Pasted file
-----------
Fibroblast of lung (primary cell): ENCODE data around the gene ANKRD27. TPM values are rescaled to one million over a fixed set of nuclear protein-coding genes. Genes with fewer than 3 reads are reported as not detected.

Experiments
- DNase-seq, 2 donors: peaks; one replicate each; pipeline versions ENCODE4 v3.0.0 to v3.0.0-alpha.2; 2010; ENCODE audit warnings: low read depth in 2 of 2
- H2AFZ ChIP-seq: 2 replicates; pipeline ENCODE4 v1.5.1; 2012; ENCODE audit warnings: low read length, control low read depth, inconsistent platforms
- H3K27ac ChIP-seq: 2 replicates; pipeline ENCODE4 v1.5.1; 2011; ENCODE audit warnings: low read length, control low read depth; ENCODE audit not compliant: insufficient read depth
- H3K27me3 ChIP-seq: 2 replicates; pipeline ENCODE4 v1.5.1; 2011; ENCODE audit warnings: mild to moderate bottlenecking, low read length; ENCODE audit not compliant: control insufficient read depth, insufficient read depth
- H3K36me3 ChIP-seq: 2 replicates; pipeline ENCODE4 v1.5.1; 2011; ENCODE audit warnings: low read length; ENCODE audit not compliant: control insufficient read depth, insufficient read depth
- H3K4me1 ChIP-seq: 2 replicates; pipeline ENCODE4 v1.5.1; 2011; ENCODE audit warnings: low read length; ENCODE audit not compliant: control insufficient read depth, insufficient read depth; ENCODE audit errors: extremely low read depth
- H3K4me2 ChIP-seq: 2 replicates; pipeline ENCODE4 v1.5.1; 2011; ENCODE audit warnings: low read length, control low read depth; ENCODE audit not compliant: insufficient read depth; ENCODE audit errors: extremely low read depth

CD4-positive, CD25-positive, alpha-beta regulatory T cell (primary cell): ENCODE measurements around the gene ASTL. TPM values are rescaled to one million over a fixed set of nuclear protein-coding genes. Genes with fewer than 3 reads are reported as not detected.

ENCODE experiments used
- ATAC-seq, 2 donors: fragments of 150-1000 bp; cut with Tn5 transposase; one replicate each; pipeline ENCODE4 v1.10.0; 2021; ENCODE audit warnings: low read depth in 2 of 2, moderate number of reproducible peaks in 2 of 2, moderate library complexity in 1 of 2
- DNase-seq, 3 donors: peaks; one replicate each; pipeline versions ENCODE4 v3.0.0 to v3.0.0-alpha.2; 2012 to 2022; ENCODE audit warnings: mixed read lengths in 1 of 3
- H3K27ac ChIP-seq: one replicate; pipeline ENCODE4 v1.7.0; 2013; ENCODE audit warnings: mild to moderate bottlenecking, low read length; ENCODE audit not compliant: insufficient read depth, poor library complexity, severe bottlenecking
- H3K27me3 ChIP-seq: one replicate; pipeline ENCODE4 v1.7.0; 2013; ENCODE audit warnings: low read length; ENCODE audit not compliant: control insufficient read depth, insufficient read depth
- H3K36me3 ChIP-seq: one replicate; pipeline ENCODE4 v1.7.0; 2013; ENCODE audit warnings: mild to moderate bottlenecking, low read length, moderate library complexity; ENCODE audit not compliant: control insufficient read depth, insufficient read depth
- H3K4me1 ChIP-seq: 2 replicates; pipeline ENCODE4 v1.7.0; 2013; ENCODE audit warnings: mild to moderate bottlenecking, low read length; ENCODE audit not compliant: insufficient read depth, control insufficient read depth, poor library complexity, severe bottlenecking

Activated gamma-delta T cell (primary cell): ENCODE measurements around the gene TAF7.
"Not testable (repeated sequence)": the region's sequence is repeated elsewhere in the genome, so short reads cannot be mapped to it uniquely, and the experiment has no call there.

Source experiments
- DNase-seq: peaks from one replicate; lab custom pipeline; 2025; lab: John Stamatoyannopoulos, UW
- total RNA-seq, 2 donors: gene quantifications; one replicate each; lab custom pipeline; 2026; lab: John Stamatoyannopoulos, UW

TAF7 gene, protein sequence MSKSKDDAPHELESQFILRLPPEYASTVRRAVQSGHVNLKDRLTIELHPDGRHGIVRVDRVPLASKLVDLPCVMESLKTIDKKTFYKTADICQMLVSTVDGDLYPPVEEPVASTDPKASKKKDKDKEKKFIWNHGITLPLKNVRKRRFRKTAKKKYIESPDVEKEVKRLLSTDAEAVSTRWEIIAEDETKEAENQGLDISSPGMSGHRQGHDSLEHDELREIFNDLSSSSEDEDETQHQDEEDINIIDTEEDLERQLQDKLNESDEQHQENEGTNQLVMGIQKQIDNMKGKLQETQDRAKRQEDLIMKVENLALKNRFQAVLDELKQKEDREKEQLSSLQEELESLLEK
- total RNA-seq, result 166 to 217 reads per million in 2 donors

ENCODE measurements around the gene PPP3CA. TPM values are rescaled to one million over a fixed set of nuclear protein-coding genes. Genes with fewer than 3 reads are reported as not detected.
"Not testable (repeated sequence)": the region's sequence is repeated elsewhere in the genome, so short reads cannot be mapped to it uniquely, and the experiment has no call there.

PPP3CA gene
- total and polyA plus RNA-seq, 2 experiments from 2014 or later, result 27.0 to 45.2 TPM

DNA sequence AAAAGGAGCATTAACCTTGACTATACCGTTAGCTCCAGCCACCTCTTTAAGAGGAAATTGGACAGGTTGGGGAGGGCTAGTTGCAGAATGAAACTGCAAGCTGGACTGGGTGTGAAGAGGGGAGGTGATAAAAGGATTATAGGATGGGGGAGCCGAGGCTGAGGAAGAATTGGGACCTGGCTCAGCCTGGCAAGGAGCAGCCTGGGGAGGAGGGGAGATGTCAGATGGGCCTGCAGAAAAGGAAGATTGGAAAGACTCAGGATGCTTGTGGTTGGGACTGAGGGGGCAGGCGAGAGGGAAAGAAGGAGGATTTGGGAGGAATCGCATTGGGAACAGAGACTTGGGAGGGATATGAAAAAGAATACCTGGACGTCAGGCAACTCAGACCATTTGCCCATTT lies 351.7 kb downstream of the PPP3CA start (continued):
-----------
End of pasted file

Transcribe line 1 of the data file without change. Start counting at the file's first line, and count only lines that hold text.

Fibroblast of lung (primary cell): ENCODE data around the gene ANKRD27. TPM values are rescaled to one million over a fixed set of nuclear protein-coding genes. Genes with fewer than 3 reads are reported as not detected.